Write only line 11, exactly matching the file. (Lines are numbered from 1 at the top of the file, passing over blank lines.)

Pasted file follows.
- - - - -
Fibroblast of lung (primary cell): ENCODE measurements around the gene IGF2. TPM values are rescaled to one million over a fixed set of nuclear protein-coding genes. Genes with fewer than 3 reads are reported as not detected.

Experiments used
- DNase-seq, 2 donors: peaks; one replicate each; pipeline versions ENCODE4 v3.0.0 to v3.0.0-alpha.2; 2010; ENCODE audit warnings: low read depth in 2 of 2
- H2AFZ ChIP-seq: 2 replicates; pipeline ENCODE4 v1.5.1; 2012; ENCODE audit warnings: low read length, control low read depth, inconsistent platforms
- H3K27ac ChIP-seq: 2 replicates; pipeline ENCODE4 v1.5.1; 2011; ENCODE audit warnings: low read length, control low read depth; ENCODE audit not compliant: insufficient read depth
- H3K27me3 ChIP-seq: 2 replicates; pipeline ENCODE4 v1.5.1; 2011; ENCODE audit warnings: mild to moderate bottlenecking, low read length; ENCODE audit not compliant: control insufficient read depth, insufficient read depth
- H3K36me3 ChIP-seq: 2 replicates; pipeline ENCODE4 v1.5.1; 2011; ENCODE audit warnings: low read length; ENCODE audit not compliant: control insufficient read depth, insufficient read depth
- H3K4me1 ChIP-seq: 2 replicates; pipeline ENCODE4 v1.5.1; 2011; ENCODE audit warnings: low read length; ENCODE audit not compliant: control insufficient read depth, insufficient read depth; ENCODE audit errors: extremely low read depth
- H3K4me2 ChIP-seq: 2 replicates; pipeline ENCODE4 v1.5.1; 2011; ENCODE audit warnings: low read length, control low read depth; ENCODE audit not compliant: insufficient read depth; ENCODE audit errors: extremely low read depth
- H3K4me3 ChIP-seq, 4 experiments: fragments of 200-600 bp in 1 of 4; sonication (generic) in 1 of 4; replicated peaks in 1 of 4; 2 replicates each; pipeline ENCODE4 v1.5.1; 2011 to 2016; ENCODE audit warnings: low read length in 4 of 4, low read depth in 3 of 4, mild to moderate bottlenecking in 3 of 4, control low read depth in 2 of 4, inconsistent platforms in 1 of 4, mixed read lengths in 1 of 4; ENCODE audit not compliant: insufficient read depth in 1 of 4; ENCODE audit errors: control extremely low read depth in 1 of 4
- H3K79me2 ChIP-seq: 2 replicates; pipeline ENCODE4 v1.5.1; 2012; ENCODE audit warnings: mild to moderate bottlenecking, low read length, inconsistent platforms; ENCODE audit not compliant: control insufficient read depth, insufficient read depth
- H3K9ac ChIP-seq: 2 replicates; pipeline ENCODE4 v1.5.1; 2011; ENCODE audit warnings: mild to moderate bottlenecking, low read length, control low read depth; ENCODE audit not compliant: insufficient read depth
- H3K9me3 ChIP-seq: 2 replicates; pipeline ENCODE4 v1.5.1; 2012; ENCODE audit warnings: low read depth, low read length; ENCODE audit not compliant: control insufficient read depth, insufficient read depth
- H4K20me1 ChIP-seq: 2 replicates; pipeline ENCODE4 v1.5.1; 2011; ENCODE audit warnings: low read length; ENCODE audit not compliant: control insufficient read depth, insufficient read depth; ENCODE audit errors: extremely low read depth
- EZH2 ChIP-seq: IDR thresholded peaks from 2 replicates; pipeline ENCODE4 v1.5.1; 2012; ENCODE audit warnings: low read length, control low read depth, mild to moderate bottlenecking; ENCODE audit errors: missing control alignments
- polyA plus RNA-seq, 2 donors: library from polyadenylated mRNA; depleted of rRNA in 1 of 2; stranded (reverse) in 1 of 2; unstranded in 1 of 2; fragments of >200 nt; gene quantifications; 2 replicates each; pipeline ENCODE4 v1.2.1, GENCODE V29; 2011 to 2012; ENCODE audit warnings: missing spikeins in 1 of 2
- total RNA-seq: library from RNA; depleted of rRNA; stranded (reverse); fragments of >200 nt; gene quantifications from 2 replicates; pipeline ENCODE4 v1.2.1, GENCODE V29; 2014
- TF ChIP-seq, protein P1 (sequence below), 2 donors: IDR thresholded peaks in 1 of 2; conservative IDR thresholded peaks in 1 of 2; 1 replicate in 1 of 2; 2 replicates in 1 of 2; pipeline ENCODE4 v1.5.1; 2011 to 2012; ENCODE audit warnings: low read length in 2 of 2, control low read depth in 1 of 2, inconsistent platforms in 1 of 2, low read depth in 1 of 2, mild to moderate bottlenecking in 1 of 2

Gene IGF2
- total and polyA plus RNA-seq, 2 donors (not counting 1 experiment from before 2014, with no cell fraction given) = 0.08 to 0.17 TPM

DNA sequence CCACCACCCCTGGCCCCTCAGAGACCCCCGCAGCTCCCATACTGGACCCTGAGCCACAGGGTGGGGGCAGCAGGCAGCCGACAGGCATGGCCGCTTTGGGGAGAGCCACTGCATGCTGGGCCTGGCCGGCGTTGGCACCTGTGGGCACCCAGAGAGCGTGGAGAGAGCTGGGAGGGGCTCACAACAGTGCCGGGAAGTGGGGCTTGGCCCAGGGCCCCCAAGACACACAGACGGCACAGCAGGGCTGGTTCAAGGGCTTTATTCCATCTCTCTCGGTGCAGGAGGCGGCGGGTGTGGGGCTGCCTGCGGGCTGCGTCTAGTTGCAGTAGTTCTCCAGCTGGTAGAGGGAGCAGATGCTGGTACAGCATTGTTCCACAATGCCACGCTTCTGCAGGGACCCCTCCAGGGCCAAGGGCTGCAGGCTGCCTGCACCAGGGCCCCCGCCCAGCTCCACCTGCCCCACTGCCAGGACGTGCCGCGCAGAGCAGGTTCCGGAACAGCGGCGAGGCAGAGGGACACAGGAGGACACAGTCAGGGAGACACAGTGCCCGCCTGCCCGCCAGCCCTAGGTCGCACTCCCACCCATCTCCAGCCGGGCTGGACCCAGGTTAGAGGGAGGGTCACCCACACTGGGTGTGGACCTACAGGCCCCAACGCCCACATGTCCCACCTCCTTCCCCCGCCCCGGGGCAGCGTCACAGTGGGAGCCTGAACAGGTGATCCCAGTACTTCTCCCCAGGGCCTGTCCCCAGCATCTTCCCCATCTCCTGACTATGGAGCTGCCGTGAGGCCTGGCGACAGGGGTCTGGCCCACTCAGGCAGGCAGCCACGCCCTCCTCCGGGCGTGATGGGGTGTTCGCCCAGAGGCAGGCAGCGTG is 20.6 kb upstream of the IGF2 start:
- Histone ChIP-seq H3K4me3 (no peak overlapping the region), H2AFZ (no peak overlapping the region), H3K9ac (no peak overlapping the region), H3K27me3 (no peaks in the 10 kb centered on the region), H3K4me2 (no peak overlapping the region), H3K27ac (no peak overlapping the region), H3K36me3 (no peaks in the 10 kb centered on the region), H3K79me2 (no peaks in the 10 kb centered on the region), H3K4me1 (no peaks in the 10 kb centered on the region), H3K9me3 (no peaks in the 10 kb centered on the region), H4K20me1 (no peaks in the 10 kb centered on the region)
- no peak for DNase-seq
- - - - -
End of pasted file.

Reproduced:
- H3K79me2 ChIP-seq: 2 replicates; pipeline ENCODE4 v1.5.1; 2012; ENCODE audit warnings: mild to moderate bottlenecking, low read length, inconsistent platforms; ENCODE audit not compliant: control insufficient read depth, insufficient read depth